Google’s Top 5 AI Safety Concerns

Google outlines outlines its top five safety concerns as artificial intelligence is applied in more general circumstances.

Photo Caption: Google DeepMind is a research division dedicated to artificial intelligence. In 2016, DeepMind's AlphaGo learning algorithm defeated one of the world's best Go players, Lee Sedol.

The rapid progress in machine learning and artificial intelligence (AI) has led to many doom-and-gloom conversations about the future of the human race. Google, however, believes most of those conversations have “been very hypothetical and speculative.”

Google, in collaboration with OpenAI, Stanford and Berkley, published a paper called Concrete Problems in AI Safety that outlines five problems Google thinks will be very important as AI is applied in more general circumstances.

To illustrate its concerns, Google paints a picture of a fictional robot whose job is to clean up messes in an office using common cleaning tools, explaining how the robot could behave undesirably. “These are all forward thinking, long-term research questions—minor issues today, but important to address for future systems,” said Chris Olah of Google Research in a blog.

Here are Google’s Top 5 AI Safety Concerns:

1. Avoiding Negative Side Effects

How can we ensure that our cleaning robot will not disturb the environment in negative ways while pursuing its goals, e.g. by knocking over a vase because it can clean faster by doing so? Can we do this without manually specifying everything the robot should not disturb?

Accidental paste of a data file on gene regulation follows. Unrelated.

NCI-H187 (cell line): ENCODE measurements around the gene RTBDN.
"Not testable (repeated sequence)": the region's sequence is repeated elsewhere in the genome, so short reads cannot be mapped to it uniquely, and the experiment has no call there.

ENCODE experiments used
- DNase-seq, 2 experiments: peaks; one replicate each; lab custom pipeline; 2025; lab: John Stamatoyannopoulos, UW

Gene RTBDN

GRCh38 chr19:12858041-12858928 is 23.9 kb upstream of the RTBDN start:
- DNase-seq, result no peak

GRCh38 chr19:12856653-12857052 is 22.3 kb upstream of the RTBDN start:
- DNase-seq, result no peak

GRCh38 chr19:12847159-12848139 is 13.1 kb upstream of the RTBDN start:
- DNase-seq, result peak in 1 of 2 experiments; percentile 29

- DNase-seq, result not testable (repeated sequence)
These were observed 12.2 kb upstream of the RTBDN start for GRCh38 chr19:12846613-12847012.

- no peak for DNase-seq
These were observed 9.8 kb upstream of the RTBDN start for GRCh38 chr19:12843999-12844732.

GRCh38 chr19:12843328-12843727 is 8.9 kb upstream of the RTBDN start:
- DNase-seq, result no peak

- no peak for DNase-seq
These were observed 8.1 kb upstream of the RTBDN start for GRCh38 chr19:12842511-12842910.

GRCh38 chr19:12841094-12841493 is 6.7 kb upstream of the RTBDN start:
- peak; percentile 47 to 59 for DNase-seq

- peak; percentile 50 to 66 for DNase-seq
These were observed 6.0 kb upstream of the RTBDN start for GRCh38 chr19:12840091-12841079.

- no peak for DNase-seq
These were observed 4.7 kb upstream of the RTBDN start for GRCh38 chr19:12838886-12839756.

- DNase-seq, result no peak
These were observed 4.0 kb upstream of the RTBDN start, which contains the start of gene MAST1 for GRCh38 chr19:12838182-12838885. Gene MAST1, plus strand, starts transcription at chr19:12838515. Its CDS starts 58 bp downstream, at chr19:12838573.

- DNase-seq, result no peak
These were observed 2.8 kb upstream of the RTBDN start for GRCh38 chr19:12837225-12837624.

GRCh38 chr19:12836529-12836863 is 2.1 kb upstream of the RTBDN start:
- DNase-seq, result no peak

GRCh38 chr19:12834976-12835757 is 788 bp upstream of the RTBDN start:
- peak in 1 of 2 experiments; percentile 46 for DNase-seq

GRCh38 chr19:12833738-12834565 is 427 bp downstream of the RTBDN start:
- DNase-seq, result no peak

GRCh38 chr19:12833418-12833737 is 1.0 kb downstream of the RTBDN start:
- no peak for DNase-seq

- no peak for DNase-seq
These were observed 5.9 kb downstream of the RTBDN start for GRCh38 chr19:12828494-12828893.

2. Avoiding Reward Hacking

How can we ensure that the cleaning robot won’t game its reward function? For example, if we reward the robot for achieving an environment free of messes, it might disable its vision so that it won’t find any messes, or cover over messes with materials it can’t see through, or simply hide when humans are around so they can’t tell it about new types of messes.

3. Scalable Oversight

How can we efficiently ensure that the cleaning robot respects aspects of the objective that are too expensive to be frequently evaluated during training? For instance, it should throw out things that are unlikely to belong to anyone, but put aside things that might belong to someone (it should handle stray candy wrappers differently from stray cellphones). Asking the humans involved whether they lost anything can serve as a check on this, but this check might have to be relatively infrequent – can the robot find a way to do the right thing despite limited information?

4. Safe Exploration

How do we ensure that the cleaning robot doesn’t make exploratory moves with very bad repercussions? For example, the robot should experiment with mopping strategies, but putting a wet mop in an electrical outlet is a very bad idea.

5. Robustness to Distributional Shift

How do we ensure that the cleaning robot recognizes,and behaves robustly, when in an environment different from its training environment? For example, heuristics it learned for cleaning factory workfloors may be outright dangerous in an office.

About the Author

Steve Crowe · Steve Crowe is managing editor of Robotics Trends. Steve has been writing about technology since 2008. He lives in Belchertown, MA with his wife and daughter.
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